The first BDR trial was introduced in the Pilbara last December, but came into full effect on Monday (January 4).
The BDR aims to address alcohol-related harm by targeting problem drinkers and restricting their access to takeaway alcohol.
Western Australian company Scantek will provide technology that will scan an ID and display a green light if the sale can proceed or a red light if the individual is a registered banned drinker and cannot legally be sold takeaway alcohol.
The scanner will also include the Takeaway Alcohol Management System, which allows customers to responsibly purchase alcohol according to a daily volume limit for their area.
Personal information on the BDR will remain confidential and no records will be kept by licensees about the purchaser, what they have purchased or if they have been refused service.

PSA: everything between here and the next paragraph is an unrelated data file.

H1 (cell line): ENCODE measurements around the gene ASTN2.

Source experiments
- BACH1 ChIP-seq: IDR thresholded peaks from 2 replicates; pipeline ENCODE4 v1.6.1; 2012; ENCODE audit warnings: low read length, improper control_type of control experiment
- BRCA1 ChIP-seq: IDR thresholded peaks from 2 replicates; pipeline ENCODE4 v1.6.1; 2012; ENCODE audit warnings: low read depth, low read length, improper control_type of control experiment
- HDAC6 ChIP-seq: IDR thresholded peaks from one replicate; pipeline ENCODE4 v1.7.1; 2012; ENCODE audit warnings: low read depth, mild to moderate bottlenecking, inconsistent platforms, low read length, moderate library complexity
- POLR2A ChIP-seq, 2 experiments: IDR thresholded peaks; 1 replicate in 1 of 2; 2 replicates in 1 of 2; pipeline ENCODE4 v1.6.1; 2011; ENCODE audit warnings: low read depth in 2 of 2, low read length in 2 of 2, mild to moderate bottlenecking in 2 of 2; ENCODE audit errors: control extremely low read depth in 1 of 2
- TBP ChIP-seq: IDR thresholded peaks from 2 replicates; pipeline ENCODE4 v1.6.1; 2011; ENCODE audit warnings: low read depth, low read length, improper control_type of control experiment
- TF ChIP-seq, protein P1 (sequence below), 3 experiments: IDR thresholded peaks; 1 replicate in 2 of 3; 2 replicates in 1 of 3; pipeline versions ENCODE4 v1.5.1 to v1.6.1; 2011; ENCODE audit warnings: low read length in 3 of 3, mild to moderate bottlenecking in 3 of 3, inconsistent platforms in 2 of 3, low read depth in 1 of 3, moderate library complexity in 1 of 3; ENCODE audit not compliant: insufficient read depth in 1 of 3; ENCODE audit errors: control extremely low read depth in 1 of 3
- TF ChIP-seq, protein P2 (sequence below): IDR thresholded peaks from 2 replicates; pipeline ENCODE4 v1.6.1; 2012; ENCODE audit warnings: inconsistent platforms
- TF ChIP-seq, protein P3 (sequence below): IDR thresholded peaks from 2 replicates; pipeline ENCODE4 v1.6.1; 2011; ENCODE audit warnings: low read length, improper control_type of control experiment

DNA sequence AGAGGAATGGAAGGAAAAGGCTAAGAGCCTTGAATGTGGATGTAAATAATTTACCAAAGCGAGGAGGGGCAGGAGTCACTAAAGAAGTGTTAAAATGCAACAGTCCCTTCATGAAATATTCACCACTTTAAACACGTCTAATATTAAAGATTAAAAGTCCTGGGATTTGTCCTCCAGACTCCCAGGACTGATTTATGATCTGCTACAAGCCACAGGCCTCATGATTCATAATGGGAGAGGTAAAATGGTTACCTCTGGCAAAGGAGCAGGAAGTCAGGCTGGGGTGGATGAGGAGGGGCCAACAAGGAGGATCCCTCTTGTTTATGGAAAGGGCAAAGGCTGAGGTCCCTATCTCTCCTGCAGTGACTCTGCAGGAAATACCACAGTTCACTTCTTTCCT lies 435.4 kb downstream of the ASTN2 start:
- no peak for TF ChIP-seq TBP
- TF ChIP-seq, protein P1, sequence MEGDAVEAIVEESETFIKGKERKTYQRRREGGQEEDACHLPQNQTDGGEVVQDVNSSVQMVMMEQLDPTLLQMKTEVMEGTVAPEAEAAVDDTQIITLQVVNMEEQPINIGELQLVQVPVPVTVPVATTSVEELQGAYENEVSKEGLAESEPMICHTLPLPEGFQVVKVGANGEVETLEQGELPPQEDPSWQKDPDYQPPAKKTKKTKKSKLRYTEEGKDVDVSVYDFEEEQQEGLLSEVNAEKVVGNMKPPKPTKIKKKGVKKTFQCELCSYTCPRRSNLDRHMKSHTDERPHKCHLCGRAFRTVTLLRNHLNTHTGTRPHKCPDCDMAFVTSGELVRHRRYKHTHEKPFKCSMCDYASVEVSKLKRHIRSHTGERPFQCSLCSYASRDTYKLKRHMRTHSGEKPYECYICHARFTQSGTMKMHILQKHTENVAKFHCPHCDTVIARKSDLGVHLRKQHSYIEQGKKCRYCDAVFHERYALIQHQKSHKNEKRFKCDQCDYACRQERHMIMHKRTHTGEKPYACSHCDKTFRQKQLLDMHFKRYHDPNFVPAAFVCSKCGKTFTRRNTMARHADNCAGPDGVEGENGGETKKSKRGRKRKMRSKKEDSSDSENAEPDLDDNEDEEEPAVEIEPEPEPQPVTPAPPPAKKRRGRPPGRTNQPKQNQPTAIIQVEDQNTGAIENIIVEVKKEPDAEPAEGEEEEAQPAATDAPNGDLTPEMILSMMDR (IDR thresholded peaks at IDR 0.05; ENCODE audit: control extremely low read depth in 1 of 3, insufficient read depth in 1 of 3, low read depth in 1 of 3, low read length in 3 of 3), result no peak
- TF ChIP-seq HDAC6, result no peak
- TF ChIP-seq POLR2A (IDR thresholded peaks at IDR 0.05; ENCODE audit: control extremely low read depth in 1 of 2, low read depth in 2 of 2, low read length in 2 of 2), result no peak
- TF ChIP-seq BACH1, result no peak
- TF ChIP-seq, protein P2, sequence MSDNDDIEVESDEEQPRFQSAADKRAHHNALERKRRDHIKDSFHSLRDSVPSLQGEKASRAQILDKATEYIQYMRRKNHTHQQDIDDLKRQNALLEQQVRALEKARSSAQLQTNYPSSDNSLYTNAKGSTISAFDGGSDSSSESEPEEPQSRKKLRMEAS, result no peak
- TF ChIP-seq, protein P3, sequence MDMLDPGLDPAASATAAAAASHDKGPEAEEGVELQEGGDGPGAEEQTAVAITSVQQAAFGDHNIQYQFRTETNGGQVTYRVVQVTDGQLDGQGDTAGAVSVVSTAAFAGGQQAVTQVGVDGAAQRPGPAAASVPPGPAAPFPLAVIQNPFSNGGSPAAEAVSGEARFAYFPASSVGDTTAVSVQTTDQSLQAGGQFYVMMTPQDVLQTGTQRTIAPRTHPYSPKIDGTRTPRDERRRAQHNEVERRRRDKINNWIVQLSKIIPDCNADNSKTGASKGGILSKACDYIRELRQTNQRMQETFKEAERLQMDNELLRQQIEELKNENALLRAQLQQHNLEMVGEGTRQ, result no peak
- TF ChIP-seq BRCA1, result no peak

People who would like to voluntarily remove their access to takeaway alcohol can elect to be placed on the BDR.
Those identified as banned drinkers will be directed to appropriate community services to provide access to relevant support programs and initiatives.
The Department of Local Government, Sport and Cultural Industries will soon begin extensive consultation with licensees and other key stakeholders.
The trial, which has also been supported by the Kimberley's four local governments, will be evaluated by The University of Western Australia's Public Policy Institute.
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